First is this article from Virginia Postrel,
Some people say they want “just the facts,” and fault reporters for introducing too much analysis. Others complain that stories do just the opposite, treating all sides in a conflict as equally valid. The news-buying public seems to want contradictory things.
But one person’s contradiction is another’s market niche. Those differences help answer an economic puzzle: if bias is a product flaw, why does it not behave like auto repair rates, declining under competitive pressure?
In a recent paper, “The Market for News,” two Harvard economists look at that question. “There’s plenty of competition” among news sources, Sendhil Mullainathan, one of the authors, said in an interview. But “the more competition there has been in the last 20 years, the more discussion there has been of bias.”
The reason, he and his colleague, Andrei Shleifer, argue, is that consumers care about more than accuracy. “We assume that readers prefer to hear or read news that are more consistent with their beliefs,” they write. Bias is not a bug but a feature.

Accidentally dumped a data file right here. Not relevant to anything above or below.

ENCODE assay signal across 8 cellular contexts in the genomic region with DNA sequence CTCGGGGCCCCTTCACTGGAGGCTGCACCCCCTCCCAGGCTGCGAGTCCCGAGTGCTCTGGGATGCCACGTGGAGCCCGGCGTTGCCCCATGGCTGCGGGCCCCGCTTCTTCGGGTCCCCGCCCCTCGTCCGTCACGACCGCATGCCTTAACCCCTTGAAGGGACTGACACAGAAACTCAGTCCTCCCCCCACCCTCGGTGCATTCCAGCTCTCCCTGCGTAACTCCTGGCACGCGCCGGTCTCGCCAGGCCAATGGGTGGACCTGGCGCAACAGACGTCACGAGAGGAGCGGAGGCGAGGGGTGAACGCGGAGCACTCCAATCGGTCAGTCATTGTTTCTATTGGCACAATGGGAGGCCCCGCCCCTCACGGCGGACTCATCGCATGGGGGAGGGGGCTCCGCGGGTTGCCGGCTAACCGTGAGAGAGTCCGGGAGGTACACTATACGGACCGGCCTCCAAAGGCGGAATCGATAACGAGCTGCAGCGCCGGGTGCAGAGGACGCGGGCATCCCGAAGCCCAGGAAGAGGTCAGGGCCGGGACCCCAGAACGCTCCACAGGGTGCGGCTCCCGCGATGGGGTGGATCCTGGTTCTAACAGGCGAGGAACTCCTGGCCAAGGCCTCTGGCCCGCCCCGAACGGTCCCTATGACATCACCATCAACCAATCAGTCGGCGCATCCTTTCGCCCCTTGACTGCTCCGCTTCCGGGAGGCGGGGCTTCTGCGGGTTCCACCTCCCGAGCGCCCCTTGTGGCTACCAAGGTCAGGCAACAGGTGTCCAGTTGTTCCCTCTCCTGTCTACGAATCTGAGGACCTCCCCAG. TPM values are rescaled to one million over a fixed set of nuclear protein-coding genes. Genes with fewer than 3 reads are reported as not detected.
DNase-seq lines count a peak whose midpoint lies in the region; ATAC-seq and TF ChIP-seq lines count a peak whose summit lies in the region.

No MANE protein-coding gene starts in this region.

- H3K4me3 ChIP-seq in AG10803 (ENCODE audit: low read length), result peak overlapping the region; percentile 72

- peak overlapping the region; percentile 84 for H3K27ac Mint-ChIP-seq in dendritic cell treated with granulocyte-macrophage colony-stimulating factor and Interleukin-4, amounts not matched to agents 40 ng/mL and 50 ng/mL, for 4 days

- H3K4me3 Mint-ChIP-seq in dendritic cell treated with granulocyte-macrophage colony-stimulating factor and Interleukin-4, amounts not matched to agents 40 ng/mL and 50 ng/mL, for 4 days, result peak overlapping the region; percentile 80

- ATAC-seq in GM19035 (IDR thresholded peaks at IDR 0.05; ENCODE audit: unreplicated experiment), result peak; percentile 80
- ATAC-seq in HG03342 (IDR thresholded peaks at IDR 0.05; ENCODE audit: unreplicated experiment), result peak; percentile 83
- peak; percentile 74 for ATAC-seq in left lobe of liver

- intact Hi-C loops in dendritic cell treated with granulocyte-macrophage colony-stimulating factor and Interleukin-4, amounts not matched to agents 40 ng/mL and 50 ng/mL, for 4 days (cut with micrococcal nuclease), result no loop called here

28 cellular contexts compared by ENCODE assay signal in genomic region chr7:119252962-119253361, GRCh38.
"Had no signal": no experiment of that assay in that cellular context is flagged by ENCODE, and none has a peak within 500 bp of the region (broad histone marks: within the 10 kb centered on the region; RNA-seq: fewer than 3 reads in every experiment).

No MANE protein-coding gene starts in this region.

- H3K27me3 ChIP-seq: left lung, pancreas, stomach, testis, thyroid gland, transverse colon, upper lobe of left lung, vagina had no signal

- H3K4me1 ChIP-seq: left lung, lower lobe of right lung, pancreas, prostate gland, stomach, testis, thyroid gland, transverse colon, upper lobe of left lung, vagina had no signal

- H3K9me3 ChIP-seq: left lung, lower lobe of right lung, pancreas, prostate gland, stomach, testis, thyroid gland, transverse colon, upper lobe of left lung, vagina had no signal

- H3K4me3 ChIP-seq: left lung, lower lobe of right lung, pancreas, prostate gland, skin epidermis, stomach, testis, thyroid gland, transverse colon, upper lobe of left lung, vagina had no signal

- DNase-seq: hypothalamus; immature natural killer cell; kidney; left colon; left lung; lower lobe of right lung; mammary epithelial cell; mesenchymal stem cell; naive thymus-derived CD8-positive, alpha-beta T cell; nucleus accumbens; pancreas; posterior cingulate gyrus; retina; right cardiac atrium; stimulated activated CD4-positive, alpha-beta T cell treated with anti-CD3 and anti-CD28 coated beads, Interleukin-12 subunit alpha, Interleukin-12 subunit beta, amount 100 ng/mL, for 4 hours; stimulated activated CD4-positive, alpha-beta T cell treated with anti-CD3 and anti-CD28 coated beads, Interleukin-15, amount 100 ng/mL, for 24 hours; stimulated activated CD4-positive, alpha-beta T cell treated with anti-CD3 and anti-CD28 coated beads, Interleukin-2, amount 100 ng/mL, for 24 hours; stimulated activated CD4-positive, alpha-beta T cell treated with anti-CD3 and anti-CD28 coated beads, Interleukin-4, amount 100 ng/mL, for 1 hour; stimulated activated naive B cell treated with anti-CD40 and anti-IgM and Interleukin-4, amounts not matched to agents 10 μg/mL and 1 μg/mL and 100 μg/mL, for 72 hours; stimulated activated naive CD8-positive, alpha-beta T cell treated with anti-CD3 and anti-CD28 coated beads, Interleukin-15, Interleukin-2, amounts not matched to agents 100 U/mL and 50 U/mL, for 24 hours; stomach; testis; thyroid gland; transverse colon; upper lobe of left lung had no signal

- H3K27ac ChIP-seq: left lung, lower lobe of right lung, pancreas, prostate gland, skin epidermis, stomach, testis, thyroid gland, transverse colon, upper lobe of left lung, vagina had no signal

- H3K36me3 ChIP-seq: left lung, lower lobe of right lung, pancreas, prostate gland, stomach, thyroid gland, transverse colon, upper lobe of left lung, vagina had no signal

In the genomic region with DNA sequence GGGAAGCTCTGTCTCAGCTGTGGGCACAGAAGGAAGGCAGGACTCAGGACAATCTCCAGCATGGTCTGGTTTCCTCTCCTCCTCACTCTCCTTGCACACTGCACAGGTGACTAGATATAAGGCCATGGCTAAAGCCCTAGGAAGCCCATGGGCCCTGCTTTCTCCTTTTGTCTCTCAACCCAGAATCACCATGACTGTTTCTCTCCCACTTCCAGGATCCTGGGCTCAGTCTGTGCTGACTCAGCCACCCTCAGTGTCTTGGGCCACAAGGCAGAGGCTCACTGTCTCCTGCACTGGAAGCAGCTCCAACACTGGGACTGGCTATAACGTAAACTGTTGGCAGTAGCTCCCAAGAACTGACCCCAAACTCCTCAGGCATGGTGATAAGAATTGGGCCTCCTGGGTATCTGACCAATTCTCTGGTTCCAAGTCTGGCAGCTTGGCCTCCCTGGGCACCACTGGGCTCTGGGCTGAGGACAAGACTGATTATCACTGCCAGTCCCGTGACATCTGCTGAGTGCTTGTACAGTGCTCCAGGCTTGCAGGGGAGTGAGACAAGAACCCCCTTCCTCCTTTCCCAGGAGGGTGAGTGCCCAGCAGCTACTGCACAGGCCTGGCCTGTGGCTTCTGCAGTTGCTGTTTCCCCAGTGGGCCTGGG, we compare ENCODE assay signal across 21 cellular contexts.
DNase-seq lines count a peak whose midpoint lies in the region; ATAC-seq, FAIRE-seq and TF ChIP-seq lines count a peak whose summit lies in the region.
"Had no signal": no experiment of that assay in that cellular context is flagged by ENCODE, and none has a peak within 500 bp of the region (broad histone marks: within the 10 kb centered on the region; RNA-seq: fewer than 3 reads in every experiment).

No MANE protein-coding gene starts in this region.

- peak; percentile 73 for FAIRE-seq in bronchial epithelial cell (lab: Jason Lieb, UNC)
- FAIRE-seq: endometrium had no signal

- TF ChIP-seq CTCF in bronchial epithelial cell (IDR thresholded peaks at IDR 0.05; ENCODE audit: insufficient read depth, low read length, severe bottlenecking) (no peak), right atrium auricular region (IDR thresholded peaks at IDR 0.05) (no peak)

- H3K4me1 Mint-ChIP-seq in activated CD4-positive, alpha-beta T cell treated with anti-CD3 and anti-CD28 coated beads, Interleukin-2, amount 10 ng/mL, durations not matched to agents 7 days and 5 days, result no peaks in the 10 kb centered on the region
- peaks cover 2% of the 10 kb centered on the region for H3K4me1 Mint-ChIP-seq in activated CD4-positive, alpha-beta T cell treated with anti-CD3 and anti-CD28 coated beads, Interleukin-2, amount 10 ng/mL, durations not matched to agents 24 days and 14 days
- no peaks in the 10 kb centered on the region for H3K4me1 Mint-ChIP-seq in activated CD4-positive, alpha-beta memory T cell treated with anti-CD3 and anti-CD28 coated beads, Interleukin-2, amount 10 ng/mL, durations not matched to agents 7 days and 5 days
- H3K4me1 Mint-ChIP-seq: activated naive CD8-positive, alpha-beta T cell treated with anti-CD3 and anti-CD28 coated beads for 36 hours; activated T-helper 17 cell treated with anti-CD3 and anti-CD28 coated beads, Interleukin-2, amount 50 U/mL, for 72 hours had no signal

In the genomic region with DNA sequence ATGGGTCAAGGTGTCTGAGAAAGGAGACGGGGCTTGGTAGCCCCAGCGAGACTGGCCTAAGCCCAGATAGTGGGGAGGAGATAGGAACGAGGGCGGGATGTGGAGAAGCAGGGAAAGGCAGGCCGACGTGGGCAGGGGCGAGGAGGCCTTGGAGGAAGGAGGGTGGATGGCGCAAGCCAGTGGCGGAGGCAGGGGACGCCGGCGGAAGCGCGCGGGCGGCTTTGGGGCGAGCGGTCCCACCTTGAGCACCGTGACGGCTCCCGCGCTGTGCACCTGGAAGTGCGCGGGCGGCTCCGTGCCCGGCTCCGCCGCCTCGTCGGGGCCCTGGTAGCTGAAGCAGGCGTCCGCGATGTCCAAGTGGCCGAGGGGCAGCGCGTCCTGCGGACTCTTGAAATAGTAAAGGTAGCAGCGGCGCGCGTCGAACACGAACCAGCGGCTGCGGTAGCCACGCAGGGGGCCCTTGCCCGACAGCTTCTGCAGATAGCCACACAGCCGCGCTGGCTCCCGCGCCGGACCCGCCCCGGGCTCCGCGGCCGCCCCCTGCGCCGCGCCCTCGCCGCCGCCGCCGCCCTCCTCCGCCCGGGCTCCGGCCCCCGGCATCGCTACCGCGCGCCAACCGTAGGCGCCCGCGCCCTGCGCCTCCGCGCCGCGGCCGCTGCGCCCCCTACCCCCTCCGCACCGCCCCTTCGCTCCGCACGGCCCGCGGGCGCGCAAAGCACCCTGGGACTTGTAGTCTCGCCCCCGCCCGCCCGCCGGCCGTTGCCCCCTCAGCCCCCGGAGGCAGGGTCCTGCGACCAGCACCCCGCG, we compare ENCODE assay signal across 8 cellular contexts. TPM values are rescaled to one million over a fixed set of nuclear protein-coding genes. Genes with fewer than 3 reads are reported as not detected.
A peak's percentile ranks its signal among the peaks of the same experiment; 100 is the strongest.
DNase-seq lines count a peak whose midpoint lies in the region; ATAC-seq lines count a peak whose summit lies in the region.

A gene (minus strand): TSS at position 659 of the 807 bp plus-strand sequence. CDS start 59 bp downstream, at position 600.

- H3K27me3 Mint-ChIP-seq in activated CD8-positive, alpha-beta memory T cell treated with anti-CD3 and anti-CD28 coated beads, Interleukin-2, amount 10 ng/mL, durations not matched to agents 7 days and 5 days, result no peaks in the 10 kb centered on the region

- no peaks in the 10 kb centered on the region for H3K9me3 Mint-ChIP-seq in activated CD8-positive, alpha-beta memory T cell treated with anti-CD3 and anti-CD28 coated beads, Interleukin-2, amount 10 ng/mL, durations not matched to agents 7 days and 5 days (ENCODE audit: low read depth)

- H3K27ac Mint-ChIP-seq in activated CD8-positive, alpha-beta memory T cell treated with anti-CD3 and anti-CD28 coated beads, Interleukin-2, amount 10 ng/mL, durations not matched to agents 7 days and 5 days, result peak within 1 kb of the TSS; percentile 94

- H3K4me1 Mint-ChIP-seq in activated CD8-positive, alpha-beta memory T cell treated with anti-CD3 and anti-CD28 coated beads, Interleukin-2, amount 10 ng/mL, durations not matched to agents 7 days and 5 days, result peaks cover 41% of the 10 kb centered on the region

In a competitive news market, they argue, producers can use bias to differentiate their products and stave off price competition. Bias increases consumer loyalty.
I’ve always though that the media should admit to having a side instead of pretending that they follow some conceptually impossible standard of objectivity.
The other is this very cool map of where all the news is coming from, called Buzztracker.